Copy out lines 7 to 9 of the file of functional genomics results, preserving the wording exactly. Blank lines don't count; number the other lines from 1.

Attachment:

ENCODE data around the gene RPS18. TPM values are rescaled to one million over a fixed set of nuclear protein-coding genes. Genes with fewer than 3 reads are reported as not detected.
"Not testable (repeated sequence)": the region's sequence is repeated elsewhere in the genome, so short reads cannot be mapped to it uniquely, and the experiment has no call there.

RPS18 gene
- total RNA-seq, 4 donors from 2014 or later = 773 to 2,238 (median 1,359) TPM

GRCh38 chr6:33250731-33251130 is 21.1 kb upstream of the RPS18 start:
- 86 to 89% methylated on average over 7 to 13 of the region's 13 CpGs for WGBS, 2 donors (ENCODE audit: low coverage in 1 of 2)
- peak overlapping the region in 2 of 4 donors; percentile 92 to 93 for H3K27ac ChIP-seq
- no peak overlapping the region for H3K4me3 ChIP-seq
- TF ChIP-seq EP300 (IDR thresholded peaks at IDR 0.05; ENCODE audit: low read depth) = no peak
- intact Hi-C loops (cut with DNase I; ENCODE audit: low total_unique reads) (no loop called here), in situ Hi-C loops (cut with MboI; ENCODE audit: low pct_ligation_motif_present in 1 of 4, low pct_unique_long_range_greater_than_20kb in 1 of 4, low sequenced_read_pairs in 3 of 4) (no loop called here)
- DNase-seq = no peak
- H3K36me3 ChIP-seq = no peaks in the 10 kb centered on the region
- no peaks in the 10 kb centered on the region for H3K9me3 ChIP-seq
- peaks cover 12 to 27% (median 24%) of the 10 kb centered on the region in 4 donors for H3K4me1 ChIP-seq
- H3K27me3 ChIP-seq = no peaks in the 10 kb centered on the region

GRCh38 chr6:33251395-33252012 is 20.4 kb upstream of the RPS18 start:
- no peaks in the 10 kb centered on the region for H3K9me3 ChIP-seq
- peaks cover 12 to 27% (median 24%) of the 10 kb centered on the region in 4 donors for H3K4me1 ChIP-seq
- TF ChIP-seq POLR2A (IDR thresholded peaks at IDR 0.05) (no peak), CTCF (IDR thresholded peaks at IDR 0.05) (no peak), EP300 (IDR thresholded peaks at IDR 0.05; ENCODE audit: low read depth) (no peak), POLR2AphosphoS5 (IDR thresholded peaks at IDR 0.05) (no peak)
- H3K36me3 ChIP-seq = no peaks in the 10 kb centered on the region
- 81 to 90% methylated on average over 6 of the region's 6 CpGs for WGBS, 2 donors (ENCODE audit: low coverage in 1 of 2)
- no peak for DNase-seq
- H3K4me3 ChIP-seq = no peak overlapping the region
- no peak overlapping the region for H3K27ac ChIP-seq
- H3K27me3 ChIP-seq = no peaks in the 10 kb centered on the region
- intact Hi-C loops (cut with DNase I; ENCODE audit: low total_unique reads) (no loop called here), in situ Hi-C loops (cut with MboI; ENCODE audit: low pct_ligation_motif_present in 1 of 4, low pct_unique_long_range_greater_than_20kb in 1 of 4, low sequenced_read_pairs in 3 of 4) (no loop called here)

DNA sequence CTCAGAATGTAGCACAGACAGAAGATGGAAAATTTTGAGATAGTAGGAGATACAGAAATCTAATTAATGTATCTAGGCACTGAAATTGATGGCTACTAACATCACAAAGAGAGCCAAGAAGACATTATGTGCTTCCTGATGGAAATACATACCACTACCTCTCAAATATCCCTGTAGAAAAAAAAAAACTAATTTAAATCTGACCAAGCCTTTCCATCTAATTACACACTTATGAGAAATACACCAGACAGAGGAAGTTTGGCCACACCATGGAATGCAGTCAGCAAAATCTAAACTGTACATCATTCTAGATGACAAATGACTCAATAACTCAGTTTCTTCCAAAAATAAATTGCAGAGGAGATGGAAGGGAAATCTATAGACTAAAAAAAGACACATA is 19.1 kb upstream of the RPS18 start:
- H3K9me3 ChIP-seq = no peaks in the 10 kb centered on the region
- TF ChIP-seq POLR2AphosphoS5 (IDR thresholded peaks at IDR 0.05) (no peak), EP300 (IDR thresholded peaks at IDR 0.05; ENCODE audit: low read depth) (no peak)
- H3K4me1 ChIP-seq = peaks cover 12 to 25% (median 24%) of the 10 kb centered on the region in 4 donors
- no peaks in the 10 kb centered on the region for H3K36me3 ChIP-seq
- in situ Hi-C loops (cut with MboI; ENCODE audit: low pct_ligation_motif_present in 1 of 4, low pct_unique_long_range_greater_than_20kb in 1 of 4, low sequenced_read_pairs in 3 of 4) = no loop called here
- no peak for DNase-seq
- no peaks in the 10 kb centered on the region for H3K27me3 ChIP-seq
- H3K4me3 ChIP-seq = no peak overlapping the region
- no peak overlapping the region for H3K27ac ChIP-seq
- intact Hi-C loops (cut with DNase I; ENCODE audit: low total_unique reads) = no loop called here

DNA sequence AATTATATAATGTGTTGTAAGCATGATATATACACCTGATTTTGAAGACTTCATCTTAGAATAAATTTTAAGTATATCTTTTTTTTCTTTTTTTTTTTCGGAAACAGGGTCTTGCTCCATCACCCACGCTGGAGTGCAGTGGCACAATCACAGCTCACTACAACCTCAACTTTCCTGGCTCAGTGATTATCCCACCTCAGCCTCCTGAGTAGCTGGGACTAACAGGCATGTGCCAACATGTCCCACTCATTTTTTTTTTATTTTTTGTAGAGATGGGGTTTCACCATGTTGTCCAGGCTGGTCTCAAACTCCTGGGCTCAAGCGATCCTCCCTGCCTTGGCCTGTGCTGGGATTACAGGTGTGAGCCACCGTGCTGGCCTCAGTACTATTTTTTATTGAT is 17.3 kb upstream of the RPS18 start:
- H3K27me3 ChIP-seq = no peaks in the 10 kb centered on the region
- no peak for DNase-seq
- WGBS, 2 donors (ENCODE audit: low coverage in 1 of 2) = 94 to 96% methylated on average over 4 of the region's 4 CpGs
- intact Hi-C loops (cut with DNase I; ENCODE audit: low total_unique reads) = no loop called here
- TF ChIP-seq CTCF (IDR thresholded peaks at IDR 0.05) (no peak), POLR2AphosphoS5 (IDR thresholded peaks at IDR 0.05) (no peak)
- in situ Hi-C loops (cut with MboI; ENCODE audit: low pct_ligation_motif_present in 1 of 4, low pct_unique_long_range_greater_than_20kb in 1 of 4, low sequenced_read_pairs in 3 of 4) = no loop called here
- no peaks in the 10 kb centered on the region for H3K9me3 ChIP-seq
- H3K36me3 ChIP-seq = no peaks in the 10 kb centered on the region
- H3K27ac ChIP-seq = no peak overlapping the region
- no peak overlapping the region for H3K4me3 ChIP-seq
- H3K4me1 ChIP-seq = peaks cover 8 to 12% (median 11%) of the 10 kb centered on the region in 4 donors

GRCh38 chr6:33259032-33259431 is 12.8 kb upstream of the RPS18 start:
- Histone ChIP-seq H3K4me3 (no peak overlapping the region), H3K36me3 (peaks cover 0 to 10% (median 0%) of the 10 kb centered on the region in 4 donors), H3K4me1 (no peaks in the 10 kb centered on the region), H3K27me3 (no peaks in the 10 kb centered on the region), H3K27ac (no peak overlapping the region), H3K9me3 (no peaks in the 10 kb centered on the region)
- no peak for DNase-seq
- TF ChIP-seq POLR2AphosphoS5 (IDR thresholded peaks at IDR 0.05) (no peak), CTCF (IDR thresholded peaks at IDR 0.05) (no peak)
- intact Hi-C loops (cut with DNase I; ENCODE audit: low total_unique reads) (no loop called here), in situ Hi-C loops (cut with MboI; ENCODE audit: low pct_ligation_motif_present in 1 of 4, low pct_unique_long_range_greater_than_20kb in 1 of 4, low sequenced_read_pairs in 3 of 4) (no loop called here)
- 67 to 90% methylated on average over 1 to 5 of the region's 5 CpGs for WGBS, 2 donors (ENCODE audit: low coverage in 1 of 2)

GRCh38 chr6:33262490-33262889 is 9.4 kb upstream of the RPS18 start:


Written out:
- peak overlapping the region in 2 of 4 donors; percentile 92 to 93 for H3K27ac ChIP-seq
- no peak overlapping the region for H3K4me3 ChIP-seq
- TF ChIP-seq EP300 (IDR thresholded peaks at IDR 0.05; ENCODE audit: low read depth) = no peak